I am awed by people who do what seem to me impossible feats. My friend Ed Cole, for example, who, bit by bit, is hiking the Pacific Crest Trail, which runs 2,650 miles from the Mexican border to Canada through the western states. This to me is just this side of nuts, but Ed, who is now 72, has been hiking all his life, mostly in the Sierra. The first 700 miles of the PCT are through desert, though, and anyone who’s hiked those bloody awful miles will tell you that they’re not for sissies.
Not that there’s any doubt, but Ed Cole is no sissy. Look at him hefting his heavy pack, getting ready to get back on the trail after his lunch break.
He’s hiked long sections of the trail in past summers that took him from California’s southern border to Castle Crags, south of Dunsmuir, California. He went back on the trail at Castle Crags June 8 and hopes to make it all the way to Canada this summer, hiking 10 to 15 miles a day and carrying a 35- to 40-pound pack. On his first days of hiking this month he reacquainted himself with the trees and increasingly rocky landscape as well as rattlesnakes on the trail. He also saw two bears closer than most people would like. Unfortunately, he did not yet have his bear canister for his food with him. Fortunately, the bears and the snakes moved on and didn’t bother Ed.
That’s where I came in. Five days into his hike, I brought Ed his bear canister (which looks like a big plastic container filled with food that bears allegedly cannot break into) at the Parks Creek Summit PCT crossing in the mountains northwest of Weed, California. I was pleased to be Ed’s first resupply person on this leg of his journey. And because I arrived with a gallon of water, a foot-long Subway sandwich and two lawn chairs so he could briefly sit on something with a back on it, I am now an official Trail Angel, as they call them on the PCT.
Ed made a friend in his first days on the trail, as hikers often do. Phil Carter of Roseville also recently went back on the trail, so they teamed up for a bit. But Phil injured his knee, and though Ed taped up Phil’s knee for him, Phil needed to come off the trail. (Ed is a big believer in the power of taping various parts of his legs for support.) So it was that I came down the mountain with a PCT hiker in my car to get him to Mt. Shasta City where he could arrange a ride home. I was sorry that Phil had to give up his hike for now but glad that Ed was continuing his. He’s been stymied by weather conditions in recent summers (too much snow for too long), and he’s been itching to get back out there.
Now Ed’s out there somewhere in those mountains, nearing the Oregon border. He’ll be met at the Etna summit by church friends bringing food and supplies, and after that his sweetheart, Cheryl Fuller, will meet him in Ashland where he’ll take a rest day or two off the trail before he continues.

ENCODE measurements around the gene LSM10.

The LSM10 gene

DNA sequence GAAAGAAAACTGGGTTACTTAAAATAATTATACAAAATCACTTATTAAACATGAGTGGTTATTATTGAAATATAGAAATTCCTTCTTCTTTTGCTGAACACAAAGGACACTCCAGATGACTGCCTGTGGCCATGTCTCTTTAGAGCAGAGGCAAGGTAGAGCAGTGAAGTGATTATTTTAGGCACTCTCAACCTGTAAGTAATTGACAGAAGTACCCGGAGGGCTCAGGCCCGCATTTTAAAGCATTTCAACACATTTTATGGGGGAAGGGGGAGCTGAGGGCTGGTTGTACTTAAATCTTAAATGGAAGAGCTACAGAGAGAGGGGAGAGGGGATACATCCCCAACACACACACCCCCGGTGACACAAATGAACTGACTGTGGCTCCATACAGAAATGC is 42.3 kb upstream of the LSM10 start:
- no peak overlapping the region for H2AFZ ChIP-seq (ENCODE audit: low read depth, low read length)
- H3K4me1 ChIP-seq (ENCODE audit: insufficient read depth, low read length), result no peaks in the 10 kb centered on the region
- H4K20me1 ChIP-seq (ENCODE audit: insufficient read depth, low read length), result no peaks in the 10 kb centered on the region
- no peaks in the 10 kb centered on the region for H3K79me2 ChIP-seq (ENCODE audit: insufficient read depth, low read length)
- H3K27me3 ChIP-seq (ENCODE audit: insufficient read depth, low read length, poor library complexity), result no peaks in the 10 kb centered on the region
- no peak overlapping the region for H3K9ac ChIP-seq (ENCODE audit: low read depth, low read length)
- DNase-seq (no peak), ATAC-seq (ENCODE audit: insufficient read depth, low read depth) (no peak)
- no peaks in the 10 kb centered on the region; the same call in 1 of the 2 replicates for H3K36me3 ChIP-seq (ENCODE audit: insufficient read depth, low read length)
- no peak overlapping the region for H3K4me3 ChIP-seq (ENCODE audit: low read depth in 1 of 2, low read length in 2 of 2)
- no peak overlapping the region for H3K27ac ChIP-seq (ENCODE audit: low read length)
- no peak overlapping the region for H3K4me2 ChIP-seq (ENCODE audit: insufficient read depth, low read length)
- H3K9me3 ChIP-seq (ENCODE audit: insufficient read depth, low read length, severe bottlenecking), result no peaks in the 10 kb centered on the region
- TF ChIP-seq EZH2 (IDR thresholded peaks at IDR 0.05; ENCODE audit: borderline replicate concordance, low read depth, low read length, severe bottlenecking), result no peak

Ed has a novel that my new publishing company, River Rock Books, will publish this fall called “The Love Song of Pinky Wollerman.” It’s a great story about a man named Pinky Wollerman who lives and ranches in California’s great central valley in the 1950s who becomes entranced with the idea of Australia and travels there, not realizing that he’s a suspect in a murder. Pinky undertakes a great journey and does, indeed, find love in surprising ways. But one of Pinky’s greatest loves (which Ed writes about beautifully) is for the land that he lives on, ranches and traverses in the outback before returning to California.
It’s no coincidence that as Ed was working through many drafts of Pinky (which is Ed’s nom de plume on Facebook, by the way, and what we sometimes call him in the writing groups I host), Ed began making plans to hike the PCT. It’s a serious undertaking that yields great lessons—one of which Ed has long known: You’ve got to hike your own hike, at your own pace, often alone, which is just fine. And when others come along with whom you’d like to spend time, you hike with them for a time, and when they go, that’s fine, too. Always, though, it’s the magnificent landscape with all of its challenges of weather and critters that keeps you company along the way, which is a very fine thing. He reminds me that we all need to stop, turn and view the place from which we’ve just come as well as look toward the direction we’re headed, take a few deep breaths, appreciate the steps we’ve taken to get there, and then keep going.
So many people who know and love Ed wish him well on his journey, one of those explorations of the heart as much as one of land and space and sky and trees. What he finds out there this time will become part of his inner life as the rest of his travels have. We should all undertake such explorations in our lives—not necessarily the PCT but ones that suit our particular paths—that take us away from our everyday selves and allow our hearts to be enriched in the process.